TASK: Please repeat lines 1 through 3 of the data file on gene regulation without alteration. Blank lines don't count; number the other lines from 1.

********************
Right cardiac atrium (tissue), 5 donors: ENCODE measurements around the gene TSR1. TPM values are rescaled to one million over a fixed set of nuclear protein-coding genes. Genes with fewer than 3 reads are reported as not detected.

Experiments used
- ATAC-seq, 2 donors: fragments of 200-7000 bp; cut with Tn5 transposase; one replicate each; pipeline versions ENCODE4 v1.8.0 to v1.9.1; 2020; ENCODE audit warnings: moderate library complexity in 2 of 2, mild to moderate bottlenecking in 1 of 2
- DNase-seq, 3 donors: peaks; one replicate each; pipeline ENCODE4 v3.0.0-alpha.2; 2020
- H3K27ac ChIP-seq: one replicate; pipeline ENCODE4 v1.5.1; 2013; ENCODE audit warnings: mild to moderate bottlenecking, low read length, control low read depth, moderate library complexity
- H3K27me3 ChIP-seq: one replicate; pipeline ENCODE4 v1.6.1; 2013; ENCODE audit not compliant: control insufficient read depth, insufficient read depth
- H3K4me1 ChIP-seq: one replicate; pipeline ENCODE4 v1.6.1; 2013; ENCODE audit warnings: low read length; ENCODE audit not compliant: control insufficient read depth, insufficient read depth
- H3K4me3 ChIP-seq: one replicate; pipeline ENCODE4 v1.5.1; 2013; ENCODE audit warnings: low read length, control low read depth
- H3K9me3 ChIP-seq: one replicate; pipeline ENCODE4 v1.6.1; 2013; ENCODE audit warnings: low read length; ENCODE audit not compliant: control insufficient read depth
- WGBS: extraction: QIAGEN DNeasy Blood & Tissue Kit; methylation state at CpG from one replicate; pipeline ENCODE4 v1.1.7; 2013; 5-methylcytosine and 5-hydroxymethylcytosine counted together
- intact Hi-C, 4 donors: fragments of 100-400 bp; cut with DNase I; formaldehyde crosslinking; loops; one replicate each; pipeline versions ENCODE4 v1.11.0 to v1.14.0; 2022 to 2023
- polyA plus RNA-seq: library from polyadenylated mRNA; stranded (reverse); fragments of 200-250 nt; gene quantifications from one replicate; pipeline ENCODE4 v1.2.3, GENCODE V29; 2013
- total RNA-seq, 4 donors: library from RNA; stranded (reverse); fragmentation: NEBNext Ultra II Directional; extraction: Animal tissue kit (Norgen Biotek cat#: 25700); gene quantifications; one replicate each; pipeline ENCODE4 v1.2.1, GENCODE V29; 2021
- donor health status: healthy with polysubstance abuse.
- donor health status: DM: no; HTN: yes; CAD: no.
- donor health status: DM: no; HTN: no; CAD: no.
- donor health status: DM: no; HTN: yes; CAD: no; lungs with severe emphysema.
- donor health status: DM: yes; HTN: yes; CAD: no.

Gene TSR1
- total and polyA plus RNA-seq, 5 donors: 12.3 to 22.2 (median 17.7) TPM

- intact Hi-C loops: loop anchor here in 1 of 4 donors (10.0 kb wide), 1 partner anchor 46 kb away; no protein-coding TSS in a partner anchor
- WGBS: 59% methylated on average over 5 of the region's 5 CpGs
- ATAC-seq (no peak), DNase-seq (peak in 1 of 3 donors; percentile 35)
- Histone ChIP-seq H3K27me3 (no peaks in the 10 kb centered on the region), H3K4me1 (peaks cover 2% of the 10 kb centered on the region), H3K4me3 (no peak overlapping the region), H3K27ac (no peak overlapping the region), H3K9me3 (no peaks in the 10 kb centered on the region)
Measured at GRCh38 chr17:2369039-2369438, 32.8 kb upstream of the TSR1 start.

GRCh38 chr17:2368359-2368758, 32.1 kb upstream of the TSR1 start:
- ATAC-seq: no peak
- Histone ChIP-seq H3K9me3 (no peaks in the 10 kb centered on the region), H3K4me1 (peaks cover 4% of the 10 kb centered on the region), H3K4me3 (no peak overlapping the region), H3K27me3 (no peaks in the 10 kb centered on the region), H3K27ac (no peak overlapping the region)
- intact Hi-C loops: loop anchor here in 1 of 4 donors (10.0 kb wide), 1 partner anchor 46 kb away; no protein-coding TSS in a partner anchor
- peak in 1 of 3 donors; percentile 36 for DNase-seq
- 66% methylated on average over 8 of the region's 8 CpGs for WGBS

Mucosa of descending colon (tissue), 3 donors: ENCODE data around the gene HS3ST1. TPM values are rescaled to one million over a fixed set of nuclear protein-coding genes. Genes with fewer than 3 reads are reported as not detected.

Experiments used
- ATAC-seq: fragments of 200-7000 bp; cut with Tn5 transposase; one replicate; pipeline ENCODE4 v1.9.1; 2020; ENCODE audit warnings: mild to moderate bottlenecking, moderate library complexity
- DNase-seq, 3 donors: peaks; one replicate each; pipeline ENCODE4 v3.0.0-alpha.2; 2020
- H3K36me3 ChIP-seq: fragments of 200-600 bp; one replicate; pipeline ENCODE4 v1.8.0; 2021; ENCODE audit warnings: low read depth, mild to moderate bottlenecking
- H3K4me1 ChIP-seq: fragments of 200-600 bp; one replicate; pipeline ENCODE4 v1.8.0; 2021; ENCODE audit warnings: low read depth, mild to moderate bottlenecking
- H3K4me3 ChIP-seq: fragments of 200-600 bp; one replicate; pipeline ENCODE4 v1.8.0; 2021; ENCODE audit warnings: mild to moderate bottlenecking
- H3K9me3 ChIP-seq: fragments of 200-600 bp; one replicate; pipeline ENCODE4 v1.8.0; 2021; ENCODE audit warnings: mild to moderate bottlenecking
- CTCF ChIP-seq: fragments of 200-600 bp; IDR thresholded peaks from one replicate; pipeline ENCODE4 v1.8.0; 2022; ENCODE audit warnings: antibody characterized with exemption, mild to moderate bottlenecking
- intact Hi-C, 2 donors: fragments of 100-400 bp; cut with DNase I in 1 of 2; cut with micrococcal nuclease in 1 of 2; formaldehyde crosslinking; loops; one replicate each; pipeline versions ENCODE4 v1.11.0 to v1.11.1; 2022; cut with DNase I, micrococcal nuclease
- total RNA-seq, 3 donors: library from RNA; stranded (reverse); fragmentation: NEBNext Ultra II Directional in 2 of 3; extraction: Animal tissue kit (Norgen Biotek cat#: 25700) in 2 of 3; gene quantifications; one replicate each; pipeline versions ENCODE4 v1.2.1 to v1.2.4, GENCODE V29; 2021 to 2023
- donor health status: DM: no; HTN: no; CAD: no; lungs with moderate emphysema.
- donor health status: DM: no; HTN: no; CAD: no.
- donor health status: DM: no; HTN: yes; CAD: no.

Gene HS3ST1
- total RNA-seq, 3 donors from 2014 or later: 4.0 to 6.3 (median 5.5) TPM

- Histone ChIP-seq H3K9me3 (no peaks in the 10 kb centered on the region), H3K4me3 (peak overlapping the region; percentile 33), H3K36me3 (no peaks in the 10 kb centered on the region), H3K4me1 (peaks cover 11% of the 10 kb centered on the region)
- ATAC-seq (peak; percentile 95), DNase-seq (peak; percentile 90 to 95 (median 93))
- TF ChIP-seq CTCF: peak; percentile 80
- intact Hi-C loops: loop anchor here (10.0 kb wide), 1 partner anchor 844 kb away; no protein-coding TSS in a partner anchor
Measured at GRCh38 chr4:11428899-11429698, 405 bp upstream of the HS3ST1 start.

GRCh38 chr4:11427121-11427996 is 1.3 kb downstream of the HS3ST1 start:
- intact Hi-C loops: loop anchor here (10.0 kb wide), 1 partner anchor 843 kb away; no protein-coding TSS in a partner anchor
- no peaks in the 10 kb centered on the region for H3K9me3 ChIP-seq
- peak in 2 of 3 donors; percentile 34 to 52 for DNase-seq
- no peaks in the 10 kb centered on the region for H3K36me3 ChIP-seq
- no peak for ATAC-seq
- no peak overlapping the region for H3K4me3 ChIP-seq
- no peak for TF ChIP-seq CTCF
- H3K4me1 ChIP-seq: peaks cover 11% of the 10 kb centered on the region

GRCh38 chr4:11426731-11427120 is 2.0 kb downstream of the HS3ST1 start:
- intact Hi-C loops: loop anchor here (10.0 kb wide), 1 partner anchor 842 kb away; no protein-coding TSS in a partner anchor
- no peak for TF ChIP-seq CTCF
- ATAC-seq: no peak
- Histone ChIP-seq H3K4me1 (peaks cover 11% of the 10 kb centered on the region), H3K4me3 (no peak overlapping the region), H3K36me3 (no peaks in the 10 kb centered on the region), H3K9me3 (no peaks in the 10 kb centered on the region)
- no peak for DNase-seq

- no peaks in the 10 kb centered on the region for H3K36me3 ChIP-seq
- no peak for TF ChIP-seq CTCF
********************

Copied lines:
Right cardiac atrium (tissue), 5 donors: ENCODE measurements around the gene TSR1. TPM values are rescaled to one million over a fixed set of nuclear protein-coding genes. Genes with fewer than 3 reads are reported as not detected.

Experiments used
- ATAC-seq, 2 donors: fragments of 200-7000 bp; cut with Tn5 transposase; one replicate each; pipeline versions ENCODE4 v1.8.0 to v1.9.1; 2020; ENCODE audit warnings: moderate library complexity in 2 of 2, mild to moderate bottlenecking in 1 of 2